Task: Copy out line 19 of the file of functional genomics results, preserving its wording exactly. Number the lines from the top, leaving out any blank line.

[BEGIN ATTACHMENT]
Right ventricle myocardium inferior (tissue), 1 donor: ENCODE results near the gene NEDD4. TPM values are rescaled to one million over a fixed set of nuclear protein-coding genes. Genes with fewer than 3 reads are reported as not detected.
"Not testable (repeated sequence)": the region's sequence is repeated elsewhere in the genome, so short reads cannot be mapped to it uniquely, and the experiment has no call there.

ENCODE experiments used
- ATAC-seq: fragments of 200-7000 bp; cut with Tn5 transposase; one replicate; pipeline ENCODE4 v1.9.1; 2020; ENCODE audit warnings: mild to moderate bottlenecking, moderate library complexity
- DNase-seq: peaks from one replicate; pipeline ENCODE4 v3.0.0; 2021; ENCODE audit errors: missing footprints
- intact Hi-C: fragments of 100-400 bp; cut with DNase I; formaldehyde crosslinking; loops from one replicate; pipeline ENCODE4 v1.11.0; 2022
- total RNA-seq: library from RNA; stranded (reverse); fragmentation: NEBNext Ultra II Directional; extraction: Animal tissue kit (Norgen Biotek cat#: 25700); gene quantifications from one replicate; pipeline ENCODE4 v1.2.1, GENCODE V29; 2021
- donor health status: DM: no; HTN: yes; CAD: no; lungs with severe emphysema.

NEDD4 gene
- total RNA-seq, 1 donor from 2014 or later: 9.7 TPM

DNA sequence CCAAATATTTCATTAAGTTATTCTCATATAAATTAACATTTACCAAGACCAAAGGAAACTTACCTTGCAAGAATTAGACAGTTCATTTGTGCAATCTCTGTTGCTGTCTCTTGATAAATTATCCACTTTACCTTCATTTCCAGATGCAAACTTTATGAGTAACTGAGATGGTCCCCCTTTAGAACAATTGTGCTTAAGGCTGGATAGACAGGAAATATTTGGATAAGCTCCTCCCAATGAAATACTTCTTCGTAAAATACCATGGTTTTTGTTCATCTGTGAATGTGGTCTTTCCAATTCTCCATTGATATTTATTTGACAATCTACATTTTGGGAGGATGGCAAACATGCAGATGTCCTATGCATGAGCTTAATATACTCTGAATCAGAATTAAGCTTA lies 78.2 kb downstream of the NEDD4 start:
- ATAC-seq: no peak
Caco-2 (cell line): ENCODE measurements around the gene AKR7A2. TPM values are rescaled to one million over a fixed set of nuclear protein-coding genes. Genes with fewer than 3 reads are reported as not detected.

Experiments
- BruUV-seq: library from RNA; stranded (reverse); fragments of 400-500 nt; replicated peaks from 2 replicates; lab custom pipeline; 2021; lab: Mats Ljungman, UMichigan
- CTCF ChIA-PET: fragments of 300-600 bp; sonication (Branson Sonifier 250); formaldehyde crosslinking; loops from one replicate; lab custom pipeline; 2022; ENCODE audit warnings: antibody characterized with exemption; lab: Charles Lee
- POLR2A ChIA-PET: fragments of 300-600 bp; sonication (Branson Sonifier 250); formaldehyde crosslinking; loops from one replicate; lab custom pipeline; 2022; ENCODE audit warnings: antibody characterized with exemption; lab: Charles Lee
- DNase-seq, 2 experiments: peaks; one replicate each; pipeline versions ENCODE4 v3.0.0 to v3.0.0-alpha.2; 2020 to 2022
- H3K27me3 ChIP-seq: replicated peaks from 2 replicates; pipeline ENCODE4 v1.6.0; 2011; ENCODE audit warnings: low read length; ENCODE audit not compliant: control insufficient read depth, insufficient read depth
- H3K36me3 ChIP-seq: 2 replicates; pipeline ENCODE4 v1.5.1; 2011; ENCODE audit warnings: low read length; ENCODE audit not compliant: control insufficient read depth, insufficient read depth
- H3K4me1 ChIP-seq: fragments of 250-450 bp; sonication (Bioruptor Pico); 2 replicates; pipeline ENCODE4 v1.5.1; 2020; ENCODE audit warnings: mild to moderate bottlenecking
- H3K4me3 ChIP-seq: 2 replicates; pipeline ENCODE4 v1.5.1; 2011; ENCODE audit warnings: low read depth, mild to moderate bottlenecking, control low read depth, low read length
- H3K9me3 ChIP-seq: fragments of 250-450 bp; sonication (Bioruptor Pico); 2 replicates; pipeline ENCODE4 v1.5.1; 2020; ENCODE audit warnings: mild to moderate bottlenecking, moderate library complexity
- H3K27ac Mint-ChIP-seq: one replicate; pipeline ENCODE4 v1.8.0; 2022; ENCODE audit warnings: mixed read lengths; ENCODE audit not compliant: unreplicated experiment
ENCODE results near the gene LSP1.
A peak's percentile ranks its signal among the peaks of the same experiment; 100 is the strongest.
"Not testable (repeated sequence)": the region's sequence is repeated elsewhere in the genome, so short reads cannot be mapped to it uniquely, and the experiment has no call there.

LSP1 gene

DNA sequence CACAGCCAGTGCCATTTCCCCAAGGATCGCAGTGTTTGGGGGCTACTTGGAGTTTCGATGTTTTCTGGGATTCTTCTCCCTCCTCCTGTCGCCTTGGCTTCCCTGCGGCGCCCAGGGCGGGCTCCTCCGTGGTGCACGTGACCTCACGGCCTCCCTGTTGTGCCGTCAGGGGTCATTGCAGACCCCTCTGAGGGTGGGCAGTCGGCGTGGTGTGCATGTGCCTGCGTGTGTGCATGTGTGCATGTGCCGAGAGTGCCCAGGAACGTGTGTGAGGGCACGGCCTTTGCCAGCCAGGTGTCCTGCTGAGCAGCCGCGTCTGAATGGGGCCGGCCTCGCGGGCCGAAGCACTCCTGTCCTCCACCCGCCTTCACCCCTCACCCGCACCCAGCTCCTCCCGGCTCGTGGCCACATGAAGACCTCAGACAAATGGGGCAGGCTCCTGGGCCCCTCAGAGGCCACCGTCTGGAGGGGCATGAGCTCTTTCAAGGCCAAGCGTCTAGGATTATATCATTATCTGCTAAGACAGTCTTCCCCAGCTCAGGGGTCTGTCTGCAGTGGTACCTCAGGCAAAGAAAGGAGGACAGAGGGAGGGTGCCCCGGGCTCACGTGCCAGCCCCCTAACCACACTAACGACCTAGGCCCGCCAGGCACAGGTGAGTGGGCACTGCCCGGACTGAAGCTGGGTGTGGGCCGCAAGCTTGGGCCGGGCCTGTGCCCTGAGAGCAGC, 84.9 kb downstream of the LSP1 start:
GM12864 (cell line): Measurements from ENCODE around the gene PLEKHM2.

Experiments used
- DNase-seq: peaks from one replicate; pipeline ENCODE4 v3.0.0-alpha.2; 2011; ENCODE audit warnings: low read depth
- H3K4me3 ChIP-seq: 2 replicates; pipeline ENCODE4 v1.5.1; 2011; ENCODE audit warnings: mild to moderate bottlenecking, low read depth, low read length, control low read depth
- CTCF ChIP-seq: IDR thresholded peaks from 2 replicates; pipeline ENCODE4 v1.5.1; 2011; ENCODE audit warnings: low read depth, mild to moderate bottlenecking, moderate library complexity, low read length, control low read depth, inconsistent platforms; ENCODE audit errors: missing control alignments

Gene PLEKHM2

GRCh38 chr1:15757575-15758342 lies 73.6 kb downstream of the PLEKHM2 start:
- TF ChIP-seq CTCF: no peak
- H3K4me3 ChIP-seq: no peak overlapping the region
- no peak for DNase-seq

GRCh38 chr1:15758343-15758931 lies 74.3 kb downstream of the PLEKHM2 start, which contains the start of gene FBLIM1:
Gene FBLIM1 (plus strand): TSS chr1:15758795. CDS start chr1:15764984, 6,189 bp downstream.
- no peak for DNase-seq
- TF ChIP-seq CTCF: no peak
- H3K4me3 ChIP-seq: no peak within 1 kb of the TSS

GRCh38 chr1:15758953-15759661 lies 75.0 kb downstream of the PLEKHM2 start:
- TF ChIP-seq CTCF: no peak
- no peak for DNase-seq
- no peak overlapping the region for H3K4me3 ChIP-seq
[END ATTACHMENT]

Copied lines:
- H3K27me3 ChIP-seq: replicated peaks from 2 replicates; pipeline ENCODE4 v1.6.0; 2011; ENCODE audit warnings: low read length; ENCODE audit not compliant: control insufficient read depth, insufficient read depth